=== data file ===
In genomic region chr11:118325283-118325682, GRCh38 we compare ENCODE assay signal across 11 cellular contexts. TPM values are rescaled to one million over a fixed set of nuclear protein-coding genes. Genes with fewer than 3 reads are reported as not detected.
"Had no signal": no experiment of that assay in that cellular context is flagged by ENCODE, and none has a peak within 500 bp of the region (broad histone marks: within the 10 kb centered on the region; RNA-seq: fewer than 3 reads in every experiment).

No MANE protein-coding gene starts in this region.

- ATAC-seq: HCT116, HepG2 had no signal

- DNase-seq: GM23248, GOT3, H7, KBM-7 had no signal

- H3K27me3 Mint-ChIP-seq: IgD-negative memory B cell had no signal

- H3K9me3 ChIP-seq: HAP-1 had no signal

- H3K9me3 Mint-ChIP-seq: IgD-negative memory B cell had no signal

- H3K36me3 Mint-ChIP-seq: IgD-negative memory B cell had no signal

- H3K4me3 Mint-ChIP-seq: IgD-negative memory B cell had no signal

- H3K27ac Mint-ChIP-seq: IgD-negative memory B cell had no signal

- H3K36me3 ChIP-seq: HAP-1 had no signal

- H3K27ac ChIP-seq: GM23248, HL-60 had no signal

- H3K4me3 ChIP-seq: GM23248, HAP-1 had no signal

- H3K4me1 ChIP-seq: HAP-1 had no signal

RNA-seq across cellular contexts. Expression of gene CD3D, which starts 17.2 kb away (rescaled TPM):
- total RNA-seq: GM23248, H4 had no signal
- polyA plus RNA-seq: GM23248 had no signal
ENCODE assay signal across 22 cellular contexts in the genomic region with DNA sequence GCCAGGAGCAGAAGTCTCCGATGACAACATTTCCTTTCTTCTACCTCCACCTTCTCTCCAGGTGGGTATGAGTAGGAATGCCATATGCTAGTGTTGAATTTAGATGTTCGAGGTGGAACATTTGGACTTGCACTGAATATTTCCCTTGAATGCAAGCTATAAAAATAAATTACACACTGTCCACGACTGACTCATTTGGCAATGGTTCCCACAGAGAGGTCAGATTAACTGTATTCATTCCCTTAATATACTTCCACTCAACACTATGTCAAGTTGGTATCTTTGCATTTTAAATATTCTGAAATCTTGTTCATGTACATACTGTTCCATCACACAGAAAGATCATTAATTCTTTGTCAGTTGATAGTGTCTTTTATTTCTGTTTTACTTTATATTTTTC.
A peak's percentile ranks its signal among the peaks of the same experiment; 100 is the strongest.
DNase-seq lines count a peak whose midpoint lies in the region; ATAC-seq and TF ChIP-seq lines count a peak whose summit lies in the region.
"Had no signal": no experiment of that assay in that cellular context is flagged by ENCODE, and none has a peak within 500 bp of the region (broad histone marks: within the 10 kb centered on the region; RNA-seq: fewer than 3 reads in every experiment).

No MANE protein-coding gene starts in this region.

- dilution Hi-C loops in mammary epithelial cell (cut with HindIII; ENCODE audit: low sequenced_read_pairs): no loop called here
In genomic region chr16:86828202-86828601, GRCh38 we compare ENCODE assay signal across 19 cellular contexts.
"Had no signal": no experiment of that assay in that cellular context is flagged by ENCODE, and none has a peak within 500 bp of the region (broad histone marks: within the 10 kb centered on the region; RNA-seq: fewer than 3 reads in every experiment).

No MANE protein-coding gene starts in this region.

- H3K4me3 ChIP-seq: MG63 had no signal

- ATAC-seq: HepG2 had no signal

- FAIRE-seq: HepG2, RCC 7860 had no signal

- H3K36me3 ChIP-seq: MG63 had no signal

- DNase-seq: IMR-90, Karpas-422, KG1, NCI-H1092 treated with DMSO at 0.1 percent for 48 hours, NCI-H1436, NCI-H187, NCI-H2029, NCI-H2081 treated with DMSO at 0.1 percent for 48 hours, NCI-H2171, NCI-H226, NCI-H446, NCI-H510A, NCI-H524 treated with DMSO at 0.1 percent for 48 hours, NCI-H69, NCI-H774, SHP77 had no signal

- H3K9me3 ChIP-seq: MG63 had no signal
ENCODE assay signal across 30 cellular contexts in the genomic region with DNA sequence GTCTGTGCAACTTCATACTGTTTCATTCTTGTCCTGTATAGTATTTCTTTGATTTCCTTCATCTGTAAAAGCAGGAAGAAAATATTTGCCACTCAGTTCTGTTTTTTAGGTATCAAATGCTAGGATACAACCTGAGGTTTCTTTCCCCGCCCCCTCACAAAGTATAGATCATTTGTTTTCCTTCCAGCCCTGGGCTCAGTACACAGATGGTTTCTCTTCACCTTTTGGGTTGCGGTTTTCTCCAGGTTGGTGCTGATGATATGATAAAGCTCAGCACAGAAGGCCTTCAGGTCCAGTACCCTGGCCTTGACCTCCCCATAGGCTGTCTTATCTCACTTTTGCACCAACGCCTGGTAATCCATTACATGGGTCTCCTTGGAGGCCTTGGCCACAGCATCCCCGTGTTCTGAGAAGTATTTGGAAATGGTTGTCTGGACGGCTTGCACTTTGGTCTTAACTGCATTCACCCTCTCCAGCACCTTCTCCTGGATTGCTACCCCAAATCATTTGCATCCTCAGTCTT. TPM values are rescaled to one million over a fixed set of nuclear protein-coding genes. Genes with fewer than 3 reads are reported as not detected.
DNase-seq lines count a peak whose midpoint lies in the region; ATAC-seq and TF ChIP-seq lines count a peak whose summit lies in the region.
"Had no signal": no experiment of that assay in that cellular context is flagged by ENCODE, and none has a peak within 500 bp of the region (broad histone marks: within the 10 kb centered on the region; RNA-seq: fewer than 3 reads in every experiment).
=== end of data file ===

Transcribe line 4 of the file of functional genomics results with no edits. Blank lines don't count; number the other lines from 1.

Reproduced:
- ATAC-seq: HCT116, HepG2 had no signal